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Title page for ETD etd-07112014-114234

Type of Document Dissertation
Author Ivy, Sarah Elizabeth
URN etd-07112014-114234
Title An Analysis of Graduated Guidance to Teach Spoon-use to Children with Multiple Disablities
Degree PhD
Department Special Education
Advisory Committee
Advisor Name Title
Deborah D. Hatton Committee Chair
Amy Needham Committee Member
Erik Carter Committee Member
Joseph Wehby Committee Member
  • prompting
  • eating skills
  • multiple disabilities
  • visual impairment
  • graduated guidance
Date of Defense 2014-07-09
Availability unrestricted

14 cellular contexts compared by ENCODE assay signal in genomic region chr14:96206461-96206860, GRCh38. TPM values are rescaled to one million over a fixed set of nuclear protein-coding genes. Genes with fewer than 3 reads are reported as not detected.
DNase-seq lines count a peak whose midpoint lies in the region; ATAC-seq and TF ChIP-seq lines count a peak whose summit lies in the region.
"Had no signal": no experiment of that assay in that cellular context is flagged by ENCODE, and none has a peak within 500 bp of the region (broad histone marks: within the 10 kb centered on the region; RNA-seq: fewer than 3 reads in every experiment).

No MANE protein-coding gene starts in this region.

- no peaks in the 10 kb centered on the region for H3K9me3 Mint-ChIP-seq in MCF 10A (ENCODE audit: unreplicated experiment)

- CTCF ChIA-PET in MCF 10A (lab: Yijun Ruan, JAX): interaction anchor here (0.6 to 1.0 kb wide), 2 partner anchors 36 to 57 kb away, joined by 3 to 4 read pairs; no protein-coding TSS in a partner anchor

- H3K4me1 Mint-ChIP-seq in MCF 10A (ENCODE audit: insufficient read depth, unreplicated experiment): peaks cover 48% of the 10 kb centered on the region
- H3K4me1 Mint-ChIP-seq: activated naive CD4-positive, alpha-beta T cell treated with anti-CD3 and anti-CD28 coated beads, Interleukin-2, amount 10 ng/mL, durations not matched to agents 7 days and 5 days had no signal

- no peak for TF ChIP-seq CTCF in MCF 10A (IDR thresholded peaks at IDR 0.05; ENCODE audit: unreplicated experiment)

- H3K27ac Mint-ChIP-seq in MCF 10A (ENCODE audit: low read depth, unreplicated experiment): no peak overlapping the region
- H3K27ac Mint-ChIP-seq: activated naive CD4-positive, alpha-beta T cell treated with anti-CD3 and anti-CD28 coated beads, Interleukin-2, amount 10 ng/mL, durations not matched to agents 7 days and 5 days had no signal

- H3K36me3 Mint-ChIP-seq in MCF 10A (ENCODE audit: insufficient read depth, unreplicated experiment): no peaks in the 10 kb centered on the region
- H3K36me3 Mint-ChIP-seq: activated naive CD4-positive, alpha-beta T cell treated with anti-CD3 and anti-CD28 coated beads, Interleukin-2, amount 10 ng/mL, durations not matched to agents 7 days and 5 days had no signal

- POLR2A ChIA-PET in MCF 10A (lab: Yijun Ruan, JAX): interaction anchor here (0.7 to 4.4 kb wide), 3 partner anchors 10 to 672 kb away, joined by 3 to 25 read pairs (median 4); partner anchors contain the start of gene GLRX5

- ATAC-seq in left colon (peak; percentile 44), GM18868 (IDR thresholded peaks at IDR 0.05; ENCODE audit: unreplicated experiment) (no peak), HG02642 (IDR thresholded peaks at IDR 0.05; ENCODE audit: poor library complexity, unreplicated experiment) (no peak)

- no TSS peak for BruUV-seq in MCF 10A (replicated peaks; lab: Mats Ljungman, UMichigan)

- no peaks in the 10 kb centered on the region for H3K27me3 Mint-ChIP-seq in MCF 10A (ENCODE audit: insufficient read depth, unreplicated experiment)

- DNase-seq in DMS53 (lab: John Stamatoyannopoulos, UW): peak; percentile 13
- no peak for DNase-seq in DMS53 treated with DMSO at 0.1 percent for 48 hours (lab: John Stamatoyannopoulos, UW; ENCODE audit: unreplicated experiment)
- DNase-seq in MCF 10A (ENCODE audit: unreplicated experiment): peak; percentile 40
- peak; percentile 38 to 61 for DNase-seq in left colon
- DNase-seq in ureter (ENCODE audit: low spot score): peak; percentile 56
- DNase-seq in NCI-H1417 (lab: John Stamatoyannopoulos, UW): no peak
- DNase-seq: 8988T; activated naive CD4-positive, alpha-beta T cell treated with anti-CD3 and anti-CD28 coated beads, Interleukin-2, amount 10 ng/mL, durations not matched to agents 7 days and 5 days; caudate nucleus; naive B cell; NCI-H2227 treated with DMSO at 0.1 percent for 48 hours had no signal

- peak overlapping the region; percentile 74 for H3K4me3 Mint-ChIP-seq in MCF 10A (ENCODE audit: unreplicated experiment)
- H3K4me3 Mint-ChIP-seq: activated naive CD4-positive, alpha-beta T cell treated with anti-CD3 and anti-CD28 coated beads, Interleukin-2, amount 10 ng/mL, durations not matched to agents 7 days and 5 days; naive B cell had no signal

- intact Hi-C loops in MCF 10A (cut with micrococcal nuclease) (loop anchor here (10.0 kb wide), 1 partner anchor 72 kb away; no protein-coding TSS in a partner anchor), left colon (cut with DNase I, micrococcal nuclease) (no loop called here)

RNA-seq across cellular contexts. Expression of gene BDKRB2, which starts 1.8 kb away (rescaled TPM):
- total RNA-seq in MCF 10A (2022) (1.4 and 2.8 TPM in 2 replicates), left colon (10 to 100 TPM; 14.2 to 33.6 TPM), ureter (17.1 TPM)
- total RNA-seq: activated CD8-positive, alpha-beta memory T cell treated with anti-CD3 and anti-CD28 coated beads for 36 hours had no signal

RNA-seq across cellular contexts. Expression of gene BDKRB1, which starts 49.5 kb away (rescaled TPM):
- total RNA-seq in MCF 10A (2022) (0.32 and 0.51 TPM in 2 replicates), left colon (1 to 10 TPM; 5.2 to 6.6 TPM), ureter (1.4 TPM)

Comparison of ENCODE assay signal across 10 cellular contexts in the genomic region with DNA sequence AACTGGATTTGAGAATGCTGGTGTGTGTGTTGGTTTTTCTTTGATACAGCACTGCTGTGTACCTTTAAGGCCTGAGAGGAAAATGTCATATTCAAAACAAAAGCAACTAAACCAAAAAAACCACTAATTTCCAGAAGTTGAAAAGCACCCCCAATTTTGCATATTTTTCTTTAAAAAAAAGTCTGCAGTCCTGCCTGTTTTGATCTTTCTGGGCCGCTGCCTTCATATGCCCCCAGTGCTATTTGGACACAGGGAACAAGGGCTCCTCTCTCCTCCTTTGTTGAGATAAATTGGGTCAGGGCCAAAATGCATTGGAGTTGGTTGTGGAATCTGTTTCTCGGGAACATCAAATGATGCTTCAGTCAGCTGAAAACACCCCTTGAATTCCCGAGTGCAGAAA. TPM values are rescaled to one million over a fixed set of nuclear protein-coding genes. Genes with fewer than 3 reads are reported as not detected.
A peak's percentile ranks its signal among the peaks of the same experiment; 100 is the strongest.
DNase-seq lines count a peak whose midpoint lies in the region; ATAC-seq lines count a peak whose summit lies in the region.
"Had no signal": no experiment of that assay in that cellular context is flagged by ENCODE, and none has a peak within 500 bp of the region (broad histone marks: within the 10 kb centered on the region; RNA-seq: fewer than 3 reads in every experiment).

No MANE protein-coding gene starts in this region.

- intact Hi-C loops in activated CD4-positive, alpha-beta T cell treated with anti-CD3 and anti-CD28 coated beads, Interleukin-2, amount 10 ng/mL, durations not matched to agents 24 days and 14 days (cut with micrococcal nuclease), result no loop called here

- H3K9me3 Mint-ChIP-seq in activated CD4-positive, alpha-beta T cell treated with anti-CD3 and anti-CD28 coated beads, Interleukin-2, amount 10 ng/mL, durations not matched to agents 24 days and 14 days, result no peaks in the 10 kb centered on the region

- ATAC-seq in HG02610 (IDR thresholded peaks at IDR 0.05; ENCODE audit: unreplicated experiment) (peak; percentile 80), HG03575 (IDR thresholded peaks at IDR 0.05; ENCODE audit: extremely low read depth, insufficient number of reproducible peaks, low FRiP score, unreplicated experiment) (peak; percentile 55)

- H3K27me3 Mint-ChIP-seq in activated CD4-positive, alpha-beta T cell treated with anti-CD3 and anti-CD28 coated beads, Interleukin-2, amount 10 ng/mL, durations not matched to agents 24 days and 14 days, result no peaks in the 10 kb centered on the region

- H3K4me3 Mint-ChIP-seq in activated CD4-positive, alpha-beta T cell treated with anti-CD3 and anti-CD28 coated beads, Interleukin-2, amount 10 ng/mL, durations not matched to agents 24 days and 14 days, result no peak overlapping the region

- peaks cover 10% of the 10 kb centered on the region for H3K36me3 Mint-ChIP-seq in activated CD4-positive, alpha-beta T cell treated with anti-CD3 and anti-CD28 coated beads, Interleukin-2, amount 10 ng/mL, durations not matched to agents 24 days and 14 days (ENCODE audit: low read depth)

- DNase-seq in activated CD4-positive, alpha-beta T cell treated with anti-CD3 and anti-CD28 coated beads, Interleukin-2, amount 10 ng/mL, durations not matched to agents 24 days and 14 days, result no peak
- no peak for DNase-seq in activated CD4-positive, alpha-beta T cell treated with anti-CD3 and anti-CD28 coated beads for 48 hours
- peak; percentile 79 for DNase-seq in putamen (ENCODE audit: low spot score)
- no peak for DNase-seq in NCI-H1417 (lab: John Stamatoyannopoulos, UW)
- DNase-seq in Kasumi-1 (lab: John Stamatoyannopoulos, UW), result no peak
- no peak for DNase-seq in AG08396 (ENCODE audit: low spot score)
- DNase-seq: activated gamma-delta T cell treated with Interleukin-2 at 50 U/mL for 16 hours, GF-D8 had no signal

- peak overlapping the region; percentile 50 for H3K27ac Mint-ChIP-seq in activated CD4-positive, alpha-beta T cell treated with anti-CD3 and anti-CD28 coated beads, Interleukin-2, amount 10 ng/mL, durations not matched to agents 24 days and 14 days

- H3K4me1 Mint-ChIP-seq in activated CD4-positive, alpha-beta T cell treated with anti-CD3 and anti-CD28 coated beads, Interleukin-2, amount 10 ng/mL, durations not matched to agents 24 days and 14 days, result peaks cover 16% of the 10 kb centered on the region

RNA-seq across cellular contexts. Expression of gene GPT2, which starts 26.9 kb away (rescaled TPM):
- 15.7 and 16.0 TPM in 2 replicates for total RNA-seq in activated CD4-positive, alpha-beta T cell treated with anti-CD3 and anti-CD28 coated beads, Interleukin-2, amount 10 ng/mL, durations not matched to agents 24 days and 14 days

Children’s ability to use a spoon facilitates increased independence during mealtimes and greater control over the pace and quantity of food intake. Children with multiple disabilities including visual impairment (MDVI) have significant communication, cognitive, and motor delays that put them at risk during mealtimes of choking, aspirating, overeating, or undereating when adults control children’s food intake. Therefore, for this group of learners, independent spoon use has important implications for health and self-determination. For this study, I used graduated guidance (GG) to teach spoon use to three children with MDVI in a pullout setting during afternoon snack at school. Efficacy of GG was tested using a multiple probe design across participants; however, a functional relation was not established. Results were analyzed visually, displayed as percentage of prompted and unprompted correct trials (i.e., bites of food) per session, and unprompted correct responses for each step of spoon use per session. All three students’ data at the step level showed a slow, gradual increase in independent spoon use above baseline levels, beginning 3-5 sessions after introduction of the intervention. Two students’ data at the trial level showed a positive trend change, beginning 9-17 sessions after introduction of the intervention. Student data at the step and trial level were highly variable, and students did not reach mastery criterion. Efficacy of GG and generalization of learning as well as implications for practice and future research are discussed.
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